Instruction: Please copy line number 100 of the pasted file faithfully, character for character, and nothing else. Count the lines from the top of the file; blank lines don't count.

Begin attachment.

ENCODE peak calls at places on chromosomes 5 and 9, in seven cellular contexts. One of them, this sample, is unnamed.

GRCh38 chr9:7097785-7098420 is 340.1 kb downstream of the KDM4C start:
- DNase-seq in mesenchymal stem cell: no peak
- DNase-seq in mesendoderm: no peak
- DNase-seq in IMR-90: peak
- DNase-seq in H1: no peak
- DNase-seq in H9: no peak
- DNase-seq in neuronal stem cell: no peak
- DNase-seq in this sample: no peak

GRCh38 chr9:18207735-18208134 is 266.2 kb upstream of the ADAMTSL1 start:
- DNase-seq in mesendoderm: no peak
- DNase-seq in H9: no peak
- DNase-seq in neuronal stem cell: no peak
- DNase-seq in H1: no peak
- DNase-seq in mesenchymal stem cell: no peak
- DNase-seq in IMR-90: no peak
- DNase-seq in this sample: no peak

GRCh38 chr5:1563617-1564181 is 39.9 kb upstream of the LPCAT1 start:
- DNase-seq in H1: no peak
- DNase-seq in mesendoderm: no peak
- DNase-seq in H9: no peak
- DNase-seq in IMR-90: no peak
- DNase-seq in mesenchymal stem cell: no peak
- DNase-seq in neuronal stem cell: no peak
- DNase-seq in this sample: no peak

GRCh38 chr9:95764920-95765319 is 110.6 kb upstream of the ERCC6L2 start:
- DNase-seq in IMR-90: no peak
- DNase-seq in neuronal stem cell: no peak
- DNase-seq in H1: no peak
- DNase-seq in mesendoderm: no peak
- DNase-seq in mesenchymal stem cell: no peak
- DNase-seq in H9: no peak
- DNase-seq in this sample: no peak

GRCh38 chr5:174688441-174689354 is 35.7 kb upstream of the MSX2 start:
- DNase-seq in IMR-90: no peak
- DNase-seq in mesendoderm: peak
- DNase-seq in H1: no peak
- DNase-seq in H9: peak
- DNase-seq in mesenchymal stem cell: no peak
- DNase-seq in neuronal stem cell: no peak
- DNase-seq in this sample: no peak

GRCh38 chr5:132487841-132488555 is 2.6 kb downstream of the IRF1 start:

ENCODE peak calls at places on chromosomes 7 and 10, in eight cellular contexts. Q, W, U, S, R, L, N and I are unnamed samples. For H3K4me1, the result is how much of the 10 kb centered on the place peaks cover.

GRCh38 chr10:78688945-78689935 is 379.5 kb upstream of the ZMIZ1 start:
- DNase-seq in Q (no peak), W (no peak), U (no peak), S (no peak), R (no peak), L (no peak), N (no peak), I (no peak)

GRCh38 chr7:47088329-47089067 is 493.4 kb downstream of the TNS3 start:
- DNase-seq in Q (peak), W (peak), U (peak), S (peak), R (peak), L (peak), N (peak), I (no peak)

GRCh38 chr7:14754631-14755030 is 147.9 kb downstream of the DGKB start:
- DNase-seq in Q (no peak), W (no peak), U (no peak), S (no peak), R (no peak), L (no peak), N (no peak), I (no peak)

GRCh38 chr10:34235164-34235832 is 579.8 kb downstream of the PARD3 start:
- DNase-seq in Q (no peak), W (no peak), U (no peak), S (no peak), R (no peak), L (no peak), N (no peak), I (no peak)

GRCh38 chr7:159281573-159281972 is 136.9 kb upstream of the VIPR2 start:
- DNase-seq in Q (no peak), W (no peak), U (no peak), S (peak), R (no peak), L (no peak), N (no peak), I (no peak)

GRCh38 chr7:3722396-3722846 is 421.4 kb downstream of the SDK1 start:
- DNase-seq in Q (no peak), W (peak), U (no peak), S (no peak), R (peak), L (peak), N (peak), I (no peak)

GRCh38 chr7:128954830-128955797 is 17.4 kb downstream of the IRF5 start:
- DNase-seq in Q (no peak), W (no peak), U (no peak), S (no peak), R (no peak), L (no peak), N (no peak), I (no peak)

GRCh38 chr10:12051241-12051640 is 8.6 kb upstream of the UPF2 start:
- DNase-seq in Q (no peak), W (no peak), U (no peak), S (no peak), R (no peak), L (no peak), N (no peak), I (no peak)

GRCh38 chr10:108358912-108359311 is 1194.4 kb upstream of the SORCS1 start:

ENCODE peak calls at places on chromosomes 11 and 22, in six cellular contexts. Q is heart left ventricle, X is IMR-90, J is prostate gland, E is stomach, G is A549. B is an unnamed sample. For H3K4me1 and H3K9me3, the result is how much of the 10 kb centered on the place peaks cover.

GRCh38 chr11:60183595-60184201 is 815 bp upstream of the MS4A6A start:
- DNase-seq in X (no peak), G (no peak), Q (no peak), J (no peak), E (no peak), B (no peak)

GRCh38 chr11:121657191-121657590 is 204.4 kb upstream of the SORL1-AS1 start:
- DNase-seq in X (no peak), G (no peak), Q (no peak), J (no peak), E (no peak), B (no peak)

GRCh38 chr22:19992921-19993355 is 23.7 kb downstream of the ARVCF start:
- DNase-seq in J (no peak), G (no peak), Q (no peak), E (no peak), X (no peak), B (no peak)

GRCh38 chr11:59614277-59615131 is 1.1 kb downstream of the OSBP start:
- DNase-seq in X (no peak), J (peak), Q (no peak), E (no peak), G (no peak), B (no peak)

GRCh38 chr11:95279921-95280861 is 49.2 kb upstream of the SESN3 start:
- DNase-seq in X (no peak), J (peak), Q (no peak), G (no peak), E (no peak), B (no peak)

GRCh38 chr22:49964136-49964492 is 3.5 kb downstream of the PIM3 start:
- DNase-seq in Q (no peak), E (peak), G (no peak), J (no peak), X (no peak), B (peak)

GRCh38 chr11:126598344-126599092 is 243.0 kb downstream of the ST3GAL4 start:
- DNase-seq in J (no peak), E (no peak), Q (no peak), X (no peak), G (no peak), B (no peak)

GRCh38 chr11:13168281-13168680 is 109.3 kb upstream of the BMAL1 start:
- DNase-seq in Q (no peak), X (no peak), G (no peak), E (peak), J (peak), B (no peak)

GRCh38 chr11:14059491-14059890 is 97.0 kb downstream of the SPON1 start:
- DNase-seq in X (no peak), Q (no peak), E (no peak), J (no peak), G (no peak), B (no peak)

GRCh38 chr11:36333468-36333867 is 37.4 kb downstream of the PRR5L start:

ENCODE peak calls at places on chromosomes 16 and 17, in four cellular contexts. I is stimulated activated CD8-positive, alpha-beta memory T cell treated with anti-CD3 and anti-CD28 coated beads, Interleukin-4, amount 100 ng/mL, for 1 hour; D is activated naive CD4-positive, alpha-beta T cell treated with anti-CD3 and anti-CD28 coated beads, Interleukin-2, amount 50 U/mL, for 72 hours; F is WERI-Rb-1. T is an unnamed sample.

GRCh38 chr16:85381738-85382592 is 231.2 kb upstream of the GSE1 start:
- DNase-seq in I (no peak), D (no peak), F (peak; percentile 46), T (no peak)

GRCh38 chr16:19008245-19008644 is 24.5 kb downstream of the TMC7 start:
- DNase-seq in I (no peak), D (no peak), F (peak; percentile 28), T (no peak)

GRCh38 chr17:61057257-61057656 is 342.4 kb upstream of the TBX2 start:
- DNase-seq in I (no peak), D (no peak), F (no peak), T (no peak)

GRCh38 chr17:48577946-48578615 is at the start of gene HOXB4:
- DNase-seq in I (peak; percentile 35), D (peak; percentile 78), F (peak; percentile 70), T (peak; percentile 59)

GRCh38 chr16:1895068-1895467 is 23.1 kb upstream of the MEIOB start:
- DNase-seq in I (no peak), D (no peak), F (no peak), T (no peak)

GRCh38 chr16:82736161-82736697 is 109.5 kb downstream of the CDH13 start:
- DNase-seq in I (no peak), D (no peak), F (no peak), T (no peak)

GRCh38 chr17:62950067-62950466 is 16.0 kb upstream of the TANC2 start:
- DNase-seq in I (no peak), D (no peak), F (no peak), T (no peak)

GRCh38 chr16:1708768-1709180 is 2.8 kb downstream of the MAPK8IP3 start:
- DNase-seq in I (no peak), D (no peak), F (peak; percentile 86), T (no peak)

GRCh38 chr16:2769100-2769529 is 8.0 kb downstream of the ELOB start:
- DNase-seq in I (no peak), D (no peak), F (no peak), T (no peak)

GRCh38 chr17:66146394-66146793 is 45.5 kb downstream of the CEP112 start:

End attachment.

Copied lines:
GRCh38 chr17:66146394-66146793 is 45.5 kb downstream of the CEP112 start: